An end in sight

Opinion

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Though we're hesitant to write this for fear of speaking too soon, it seems that an end to the termination hearings for Sgt. Dan Harder might be approaching in the near future.

Harder's attorney, Jeanine Stevens, says she has called nearly all of her witnesses.

The testimony of Mayor Anthony Calderone, which she had probably hoped would be her grand finale, was relatively uninteresting due to the constant objections which prevented her from asking the questions she wanted.

Of course, there is a second phase to the hearings, as once the board of fire and police commissioners makes a ruling regarding Harder's guilt or innocence, the attorneys still can call further witnesses before the board determines the extent of his punishment.

But most involved seem to think that this won't take too long, at least in comparison to the first phase of the hearing. Once the hearing is wrapped up, of course, the village will still have Harder's federal lawsuit to deal with. Still, even the partial elimination of the dark cloud this hearing has placed over village government is good news.

No matter what verdict the board returns, it is doubtful that the whole story will ever emerge. A vast majority of the testimony was silly, confusing "he said, she said." Those who have friendships or alliances on either side believe that side, while neutral parties are left scratching their heads.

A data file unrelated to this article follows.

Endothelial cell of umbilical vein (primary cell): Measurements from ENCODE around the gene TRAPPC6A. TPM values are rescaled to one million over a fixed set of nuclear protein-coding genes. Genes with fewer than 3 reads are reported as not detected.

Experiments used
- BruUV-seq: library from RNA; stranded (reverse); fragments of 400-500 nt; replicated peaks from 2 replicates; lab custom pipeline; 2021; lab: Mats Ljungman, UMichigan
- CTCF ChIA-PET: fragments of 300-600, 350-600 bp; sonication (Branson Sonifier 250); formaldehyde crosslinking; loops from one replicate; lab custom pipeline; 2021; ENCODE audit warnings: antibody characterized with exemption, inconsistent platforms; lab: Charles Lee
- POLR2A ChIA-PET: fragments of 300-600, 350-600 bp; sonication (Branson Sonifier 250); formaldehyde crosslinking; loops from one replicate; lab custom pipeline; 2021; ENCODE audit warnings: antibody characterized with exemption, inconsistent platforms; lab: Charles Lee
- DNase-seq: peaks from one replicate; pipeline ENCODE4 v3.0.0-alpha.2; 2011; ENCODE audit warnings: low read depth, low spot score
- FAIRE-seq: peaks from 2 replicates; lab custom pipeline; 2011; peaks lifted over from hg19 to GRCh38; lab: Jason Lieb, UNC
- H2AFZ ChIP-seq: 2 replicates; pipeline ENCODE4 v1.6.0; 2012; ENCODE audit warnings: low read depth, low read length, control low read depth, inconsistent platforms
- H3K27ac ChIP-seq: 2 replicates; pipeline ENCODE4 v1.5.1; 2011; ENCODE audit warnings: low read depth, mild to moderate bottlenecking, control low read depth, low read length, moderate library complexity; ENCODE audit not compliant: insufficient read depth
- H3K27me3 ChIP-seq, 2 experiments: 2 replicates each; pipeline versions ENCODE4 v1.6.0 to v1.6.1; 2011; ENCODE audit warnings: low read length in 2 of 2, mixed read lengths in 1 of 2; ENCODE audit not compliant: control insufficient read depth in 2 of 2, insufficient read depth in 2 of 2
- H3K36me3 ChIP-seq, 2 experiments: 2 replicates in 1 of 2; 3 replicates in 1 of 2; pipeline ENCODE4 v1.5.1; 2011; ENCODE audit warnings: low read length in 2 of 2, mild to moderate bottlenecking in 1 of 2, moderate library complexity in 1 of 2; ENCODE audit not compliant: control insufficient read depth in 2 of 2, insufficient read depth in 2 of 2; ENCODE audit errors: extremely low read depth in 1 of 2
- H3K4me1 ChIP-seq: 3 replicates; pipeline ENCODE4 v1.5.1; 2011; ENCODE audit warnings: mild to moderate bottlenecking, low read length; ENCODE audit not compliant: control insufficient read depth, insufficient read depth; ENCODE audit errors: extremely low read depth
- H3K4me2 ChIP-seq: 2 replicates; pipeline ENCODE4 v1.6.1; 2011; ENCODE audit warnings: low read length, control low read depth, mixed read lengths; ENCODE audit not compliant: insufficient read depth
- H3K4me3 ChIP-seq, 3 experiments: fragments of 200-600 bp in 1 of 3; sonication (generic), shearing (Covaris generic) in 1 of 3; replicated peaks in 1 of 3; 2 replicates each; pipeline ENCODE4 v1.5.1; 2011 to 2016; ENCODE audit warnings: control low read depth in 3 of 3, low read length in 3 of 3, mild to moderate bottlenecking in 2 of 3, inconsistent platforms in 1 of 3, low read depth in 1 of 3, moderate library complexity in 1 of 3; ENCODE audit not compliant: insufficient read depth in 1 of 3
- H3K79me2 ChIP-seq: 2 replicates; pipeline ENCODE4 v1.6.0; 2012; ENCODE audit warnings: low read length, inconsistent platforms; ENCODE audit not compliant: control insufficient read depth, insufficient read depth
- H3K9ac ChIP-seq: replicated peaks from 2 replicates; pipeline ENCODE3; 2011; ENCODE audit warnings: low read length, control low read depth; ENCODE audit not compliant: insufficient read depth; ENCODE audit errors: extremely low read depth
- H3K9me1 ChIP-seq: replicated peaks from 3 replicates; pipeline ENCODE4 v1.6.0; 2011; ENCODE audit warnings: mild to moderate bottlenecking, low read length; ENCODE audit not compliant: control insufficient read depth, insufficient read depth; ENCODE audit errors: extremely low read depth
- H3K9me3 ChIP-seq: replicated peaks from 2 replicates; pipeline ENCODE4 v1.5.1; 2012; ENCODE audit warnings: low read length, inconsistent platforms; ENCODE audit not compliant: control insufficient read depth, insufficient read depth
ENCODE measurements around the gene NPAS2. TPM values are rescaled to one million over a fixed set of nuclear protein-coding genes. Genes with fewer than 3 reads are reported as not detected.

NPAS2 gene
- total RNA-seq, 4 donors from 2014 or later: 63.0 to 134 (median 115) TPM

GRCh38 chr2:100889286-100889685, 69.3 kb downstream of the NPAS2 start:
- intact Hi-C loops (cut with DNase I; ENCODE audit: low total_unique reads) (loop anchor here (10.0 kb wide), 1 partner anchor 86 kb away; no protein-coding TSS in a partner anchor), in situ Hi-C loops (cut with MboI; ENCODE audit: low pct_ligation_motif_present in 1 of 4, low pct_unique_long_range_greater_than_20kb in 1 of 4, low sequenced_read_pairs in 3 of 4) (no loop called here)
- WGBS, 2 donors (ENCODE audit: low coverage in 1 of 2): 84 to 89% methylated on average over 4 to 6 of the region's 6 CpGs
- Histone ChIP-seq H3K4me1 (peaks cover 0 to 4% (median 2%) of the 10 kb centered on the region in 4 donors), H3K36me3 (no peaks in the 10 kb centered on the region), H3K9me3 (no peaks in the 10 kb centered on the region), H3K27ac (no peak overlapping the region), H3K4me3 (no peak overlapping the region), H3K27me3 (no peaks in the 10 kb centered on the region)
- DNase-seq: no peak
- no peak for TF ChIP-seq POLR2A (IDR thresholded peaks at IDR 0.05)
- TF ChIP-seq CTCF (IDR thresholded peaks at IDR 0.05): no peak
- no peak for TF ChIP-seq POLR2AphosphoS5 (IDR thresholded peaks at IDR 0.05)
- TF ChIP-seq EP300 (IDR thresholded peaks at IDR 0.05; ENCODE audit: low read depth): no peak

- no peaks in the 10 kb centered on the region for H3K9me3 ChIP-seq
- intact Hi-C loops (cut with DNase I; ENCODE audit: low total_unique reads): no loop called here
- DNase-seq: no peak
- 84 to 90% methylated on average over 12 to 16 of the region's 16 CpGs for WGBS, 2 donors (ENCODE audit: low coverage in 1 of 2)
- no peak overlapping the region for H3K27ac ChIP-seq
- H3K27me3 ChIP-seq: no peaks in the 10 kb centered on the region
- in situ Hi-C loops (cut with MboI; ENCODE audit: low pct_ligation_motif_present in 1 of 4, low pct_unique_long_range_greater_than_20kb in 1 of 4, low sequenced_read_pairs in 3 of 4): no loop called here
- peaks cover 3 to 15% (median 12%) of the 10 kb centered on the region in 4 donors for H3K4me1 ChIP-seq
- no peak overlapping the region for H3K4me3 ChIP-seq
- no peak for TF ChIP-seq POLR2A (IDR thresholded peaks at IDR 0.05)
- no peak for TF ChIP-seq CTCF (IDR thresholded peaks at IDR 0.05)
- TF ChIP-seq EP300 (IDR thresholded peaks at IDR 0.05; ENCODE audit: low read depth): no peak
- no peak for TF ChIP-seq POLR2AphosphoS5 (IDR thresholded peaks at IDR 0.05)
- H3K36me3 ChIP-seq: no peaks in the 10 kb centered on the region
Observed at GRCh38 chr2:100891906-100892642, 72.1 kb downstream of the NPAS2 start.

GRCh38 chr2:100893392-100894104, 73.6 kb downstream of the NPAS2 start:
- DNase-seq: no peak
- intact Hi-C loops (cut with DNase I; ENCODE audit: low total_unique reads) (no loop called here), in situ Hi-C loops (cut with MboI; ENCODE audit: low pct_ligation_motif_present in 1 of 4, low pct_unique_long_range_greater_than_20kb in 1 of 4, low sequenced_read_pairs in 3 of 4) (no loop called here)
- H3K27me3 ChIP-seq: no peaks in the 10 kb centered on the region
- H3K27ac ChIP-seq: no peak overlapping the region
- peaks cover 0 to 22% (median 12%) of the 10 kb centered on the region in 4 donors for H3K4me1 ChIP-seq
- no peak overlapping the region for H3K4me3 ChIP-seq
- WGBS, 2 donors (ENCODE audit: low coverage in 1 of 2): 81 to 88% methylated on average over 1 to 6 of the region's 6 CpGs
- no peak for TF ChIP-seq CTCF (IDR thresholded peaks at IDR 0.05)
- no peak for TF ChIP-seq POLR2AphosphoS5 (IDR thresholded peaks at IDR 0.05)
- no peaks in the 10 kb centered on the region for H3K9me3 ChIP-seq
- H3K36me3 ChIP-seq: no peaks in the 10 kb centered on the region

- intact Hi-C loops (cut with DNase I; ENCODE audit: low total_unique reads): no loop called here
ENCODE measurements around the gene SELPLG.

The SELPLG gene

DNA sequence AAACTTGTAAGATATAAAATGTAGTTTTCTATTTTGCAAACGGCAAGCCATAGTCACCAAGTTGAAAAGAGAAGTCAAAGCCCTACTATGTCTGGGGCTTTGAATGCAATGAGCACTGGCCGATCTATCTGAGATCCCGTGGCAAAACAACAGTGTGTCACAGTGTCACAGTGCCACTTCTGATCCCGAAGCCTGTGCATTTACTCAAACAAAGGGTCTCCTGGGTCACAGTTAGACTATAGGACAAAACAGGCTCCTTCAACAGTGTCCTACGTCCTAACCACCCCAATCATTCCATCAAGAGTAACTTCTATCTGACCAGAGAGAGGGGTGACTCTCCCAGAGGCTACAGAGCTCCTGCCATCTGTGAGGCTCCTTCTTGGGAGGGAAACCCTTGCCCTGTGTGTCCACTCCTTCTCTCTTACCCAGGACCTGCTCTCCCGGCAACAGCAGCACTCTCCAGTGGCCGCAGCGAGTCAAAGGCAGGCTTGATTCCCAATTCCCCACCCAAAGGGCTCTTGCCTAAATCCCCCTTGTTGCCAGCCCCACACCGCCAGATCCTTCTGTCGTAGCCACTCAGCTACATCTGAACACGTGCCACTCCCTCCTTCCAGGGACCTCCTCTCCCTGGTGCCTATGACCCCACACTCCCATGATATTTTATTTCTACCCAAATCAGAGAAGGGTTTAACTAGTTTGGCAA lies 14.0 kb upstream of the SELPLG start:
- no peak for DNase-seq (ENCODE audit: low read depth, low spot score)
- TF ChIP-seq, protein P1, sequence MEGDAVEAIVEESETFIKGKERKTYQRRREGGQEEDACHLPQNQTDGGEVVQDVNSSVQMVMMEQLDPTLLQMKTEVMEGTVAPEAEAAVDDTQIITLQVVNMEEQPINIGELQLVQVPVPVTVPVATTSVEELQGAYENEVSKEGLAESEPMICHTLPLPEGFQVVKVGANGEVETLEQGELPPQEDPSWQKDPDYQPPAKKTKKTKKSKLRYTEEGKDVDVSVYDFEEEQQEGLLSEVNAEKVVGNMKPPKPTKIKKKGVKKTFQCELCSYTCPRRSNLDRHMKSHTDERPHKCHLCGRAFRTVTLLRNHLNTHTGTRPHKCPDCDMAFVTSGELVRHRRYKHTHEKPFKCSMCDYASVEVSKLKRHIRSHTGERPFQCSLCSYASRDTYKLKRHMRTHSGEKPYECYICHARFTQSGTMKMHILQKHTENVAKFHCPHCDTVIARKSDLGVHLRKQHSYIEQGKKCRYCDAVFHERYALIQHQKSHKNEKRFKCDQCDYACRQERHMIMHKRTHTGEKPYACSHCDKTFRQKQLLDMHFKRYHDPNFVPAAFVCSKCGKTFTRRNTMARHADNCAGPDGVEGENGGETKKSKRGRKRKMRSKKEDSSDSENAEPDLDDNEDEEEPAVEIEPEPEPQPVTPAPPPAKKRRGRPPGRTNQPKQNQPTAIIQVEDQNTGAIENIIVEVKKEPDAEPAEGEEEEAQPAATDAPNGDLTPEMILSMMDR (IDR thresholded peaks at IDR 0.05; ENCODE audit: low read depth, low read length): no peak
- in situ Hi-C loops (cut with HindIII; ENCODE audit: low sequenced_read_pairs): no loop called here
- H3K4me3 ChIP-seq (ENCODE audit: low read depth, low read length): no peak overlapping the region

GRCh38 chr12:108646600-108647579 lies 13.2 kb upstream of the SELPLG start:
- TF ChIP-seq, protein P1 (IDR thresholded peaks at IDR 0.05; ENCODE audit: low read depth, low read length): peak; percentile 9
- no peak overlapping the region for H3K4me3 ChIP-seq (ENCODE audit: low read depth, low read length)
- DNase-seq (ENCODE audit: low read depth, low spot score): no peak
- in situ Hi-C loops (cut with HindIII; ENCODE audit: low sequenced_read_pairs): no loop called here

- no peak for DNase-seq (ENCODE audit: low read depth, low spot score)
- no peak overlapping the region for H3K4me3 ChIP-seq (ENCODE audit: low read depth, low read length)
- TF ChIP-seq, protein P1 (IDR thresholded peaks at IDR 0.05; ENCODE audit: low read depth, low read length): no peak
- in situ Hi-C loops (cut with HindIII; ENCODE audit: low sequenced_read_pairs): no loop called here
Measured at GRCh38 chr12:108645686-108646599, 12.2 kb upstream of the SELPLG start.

While we may never know whether Harder was disciplined for his performance or his politics, whether Steve Johnsen was offered the job of police chief or whether Mike Murphy threatened to unleash the boogie man, we do know that, as long as this ordeal lasted, the process of recovering from the turmoil it has caused will last even longer.

In the past, we've questioned whether the village acted responsibly by attempting to fire Harder on such flimsy charges. Regardless of whether Harder's drawn out defense and lawsuit are valid, the village certainly opened the door for both, and the outrage from many taxpayers is understandable.

While those questions still exist, at this point they are superceded by concerns regarding how the police department and the village will recover from this debacle. The village is dealing with, among other issues, a recent increase in gang activity which makes it crucial for the police department to be on the ball.

It would be impossible for the hearing not to affect morale among the officers, but after the things that have been said, it is difficult to imagine certain officers even being able to work together at all.

We hope the village and police department are fully aware of the need to do whatever is necessary to maintain professionalism for the sake of Forest Park residents. The recovery process will certainly be a slow one, and any potential flare-ups resulting from lingering hard feelings must be dealt with expediently before they can affect the level of service residents receive.

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